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Neotectonics and subsidence of the northern Puerto Rico–Virgin Islands margin in response to the oblique subduction of high-standing ridges

By
Nancy R. Grindlay
Nancy R. Grindlay
1
Center for Marine Science and Department of Earth Sciences, University of North Carolina at Wilmington, Wilmington, North Carolina, 28409, USA
5
Grindlay: grindlayn@uncw.edu. Present address, van Gestel: BP/Amoco, Houston, Texas, USA.
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Paul Mann
Paul Mann
2
Institute for Geophysics, Jackson School of Geosciences, University of Texas at Austin, Austin, Texas 78759-8500, USA
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James F. Dolan
James F. Dolan
3
Department of Earth Sciences, University of Southern California, Los Angeles, California 90089-0740, USA
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Jean-Paul van Gestel
Jean-Paul van Gestel
4
Department of Geological Sciences and Institute for Geophysics, University of Texas at Austin, Austin, Texas, 78759-8500, USA
5
Grindlay: grindlayn@uncw.edu. Present address, van Gestel: BP/Amoco, Houston, Texas, USA.
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Published:
January 01, 2005

High-resolution single-channel seismic reflection profiles, bathymetry and sides-can sonar imagery from the Puerto Rico trench document the present-day and post-collisional effects of the obliquely subducting southeastern extension of the Bahama Province and the Main Ridge fracture zone on the northern Puerto Rico–Virgin Islands margin. In contrast to an orthogonal system, where it is unlikely that two high-standing ridges will impact the same section of margin, along the Puerto Rico trench convergence is highly oblique and the deformational effects of the two ridges are superimposed and often difficult to isolate. A middle–upper Miocene margin-wide unconformity in the Oligocene–lower Pliocene shallow-water carbonate platform of the Virgin Islands, Puerto Rico, and eastern Hispaniola provides an excellent horizontal reference frame for the timing and impact of the high-standing ridges on the margin. During the past 10 m.y., trenchward tilting (4–6°) of the carbonate platform including the margin-wide erosional surface to >5000 m water depths provides evidence that the margin has experienced significant subsidence. In this paper we present a model of accelerated subduction erosion and diachronous margin subsidence triggered by the ridges sweeping from east to west beneath the Puerto Rico forearc. Evidence for ongoing and past subduction erosion include zones of enhanced seismicity, oversteepening and mass wasting of the forearc slope, and landward migration of the inner trench-slope break. We document over 3 km of Neogene subsidence presumed to be the result of rapid crustal thinning associated with the tunneling of the buoyant, thick (∼20-km-thick crustal/sediment section) southeastern Bahama Province beneath the forearc. During the past 3.5–5 m.y., the volume of material eroded from the overriding plate is estimated to be ∼210 km3/km of margin, equivalent to an erosion rate of 42–60 km3/m.y./km of margin. A significant reduction in the rate of margin subsidence in the eastern part of the survey area suggests that the Main Ridge fracture zone has had a relatively small erosional impact on the margin, and that under normal conditions, this highly oblique convergent boundary is characterized by relatively slow rates of subduction erosion. Three strike-slip fault zones are imaged in the forearc: the East Septentrional fault zone, the Bunce fault zone, and the Bowin fault zone. The Bunce and Bowin fault zones trend N80°–90°E, subparallel to the predicted North America–Caribbean relative plate motion vector (N70°E) determined by global positioning system (GPS) studies. Seismic reflection profiles across the Puerto Rico trench in the western section of the survey area, where the Bunce fault zone is <10 km from the deformation front, reveal thick (0.75–1.5 km) accumulations of relatively undeformed trench sediment fill. This lack of shortening deformation suggests that convergence approaches pure strike-slip and that strain within the forearc is largely accommodated by the strike-slip fault zones. Strike-slip faulting appears to be progressively partitioned to the east where deformation in the trench is more clearly contractional. Although not a typical plow mark, the Bowin fault zone appears to represent the long-term (∼10 m.y.) track of the underthrusting and colliding southeastern Bahama Province across the forearc area that is consistent with the convergence direction exhibited by GPS results.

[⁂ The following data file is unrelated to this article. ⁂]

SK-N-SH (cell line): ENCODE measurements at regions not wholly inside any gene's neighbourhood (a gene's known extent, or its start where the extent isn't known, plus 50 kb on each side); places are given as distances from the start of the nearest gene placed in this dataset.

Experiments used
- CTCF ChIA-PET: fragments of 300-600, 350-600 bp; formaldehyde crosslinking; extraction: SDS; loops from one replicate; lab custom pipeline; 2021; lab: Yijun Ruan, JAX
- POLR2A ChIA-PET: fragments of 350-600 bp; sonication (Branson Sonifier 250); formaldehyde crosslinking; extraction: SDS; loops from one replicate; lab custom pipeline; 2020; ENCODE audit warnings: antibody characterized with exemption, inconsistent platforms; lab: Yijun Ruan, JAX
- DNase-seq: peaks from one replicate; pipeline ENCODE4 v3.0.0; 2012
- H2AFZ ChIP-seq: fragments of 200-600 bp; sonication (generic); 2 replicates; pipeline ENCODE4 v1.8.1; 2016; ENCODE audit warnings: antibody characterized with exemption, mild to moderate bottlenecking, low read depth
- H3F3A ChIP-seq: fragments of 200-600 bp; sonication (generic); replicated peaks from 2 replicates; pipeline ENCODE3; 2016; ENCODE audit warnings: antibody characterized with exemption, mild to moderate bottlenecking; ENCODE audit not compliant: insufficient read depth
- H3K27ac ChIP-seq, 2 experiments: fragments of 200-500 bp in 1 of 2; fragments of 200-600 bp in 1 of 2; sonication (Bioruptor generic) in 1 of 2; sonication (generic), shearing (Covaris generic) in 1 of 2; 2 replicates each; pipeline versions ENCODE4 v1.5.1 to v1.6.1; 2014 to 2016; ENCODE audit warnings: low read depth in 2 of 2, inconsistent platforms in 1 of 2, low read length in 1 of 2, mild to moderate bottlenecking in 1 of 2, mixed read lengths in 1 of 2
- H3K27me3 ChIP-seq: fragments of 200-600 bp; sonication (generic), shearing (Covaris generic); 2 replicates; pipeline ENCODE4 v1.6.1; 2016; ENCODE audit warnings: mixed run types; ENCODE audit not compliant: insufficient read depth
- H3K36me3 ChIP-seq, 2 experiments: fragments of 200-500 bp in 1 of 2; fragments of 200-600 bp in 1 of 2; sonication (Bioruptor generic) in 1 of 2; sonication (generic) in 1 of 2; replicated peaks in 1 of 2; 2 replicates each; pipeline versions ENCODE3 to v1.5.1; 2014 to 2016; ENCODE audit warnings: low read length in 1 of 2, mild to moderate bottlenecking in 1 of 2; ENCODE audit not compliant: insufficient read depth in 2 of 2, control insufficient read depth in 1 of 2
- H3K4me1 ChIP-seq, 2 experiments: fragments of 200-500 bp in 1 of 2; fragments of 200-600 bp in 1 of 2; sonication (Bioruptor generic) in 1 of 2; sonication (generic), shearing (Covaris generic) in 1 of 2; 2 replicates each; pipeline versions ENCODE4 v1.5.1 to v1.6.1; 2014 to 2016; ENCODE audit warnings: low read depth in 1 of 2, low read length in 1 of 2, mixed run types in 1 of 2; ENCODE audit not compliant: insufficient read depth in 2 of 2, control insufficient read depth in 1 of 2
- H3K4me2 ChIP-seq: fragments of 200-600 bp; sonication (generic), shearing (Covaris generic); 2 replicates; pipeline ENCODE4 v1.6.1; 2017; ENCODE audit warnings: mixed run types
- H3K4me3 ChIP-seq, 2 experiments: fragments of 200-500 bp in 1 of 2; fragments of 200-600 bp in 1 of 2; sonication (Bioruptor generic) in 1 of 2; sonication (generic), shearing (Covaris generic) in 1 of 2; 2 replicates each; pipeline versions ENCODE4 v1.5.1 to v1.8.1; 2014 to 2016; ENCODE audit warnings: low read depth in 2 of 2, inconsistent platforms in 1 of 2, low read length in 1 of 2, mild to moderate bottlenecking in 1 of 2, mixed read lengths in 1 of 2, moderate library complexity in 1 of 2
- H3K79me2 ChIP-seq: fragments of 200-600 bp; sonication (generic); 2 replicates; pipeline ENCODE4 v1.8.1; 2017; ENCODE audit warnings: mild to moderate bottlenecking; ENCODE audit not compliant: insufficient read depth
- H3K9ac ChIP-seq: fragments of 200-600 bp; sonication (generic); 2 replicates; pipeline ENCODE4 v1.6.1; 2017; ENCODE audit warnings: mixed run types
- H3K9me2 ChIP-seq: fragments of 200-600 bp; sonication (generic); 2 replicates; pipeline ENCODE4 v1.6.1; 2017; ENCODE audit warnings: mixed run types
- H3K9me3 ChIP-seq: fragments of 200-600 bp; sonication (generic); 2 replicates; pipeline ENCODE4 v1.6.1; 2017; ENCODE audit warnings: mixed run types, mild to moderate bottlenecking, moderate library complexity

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Contents

GSA Special Papers

Active Tectonics and Seismic Hazards of Puerto Rico, the Virgin Islands, and Offshore Areas

Paul Mann
Paul Mann
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Geological Society of America
Volume
385
ISBN print:
9780813723853
Publication date:
January 01, 2005

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